AdFlight CEO Steps Aside
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Automated ad network AdFlight has a new chief executive, following a reduction in the role of company founder Albert Lopez.
Company spokespeople told InternetNews.com's Internet Advertising Report Wednesday that day-to-day operations at the Belmont, Calif. firm now will be overseen by former acting chief operating officer Susan Atherton, who the company said has been "intricately involved" with product and business development since she joined the firm as a member of the board of directors last year.
Prior to joining AdFlight, Atherton served as vice president and general manager of DoubleClick's global technology business, and before, at NetGravity, which DoubleClick acquired in 1999. Atherton oversaw the company's AdServer software and DART service offerings for publishers and merchants across North America, Latin America, Europe/Middle East/Africa and Asia Pacific.
Lopez, who previously founded e-business consultancy USWeb WorldPort, will continue to serve on the board of directors, and will focus his energies on the company's technology, said company spokeswoman Isabel Gonzales. The shift was voluntary, according to the firm.
"Albert ... has been CEO since the inception of the company, and has really shaped the company into what AdFlight is today," Gonzales said. "He feels that he's gotten the company at a point where he can step back and play more of a strategic role in terms of the development of technology -- that's really were his passions lay."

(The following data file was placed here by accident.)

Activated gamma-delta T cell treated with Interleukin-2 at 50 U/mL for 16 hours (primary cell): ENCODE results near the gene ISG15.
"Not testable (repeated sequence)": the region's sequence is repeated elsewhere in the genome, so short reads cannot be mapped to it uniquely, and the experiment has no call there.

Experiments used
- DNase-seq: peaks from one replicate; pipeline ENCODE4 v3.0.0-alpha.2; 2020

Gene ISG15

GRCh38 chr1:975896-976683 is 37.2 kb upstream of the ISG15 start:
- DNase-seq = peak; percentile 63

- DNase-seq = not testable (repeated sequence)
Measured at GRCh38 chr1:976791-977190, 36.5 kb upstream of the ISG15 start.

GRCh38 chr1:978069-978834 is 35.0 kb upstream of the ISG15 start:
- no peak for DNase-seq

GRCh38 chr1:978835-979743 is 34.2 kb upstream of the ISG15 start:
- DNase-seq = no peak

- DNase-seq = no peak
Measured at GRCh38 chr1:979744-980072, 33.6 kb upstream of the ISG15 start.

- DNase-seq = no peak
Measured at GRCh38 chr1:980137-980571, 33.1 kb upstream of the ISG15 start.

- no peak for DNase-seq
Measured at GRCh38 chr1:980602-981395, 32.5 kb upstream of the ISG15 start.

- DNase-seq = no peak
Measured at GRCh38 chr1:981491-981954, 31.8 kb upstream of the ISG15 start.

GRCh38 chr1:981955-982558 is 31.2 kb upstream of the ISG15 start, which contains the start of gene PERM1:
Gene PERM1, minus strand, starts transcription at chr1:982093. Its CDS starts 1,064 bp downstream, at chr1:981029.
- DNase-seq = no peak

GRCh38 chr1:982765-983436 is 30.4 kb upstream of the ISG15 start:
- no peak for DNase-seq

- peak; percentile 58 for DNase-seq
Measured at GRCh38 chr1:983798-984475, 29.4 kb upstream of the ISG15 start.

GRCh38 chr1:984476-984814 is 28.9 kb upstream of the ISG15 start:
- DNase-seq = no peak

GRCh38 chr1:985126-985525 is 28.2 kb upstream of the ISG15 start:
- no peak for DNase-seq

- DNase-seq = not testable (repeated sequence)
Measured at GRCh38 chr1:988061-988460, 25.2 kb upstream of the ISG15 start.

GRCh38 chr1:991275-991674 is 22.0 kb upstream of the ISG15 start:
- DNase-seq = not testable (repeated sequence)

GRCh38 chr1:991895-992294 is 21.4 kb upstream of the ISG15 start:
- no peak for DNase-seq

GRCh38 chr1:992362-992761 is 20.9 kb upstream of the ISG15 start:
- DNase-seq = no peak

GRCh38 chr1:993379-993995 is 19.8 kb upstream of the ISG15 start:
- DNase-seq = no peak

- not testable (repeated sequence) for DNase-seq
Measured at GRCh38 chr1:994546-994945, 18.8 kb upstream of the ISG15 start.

Atherton will be "focusing more on all of the operations as well as helping and combining Albert's vision and strategy for the company, in terms of executing it," Gonzales added.
The company said that the rest of the company's structure remains in place following the transition of power, although Gonzales said the company is exploring additional products and business "options," but declined to discuss these in detail.
Recently, a host of founders of Internet marketing-related companies have been ceding their CEO posts in the wake of poor performance, often in favor of more experienced executives. Last month, LifeMinders and U.S. Interactive both their top execs; LifeMinders had posted a worse-than-expected annual performance, while U.S. Interactive filed for Chapter 11.
But AdFlight maintains that this isn't the case -- and that business is going fine.
"We continue to operate in the business that we have built -- one in which we've shown revenue growth consistently," she said.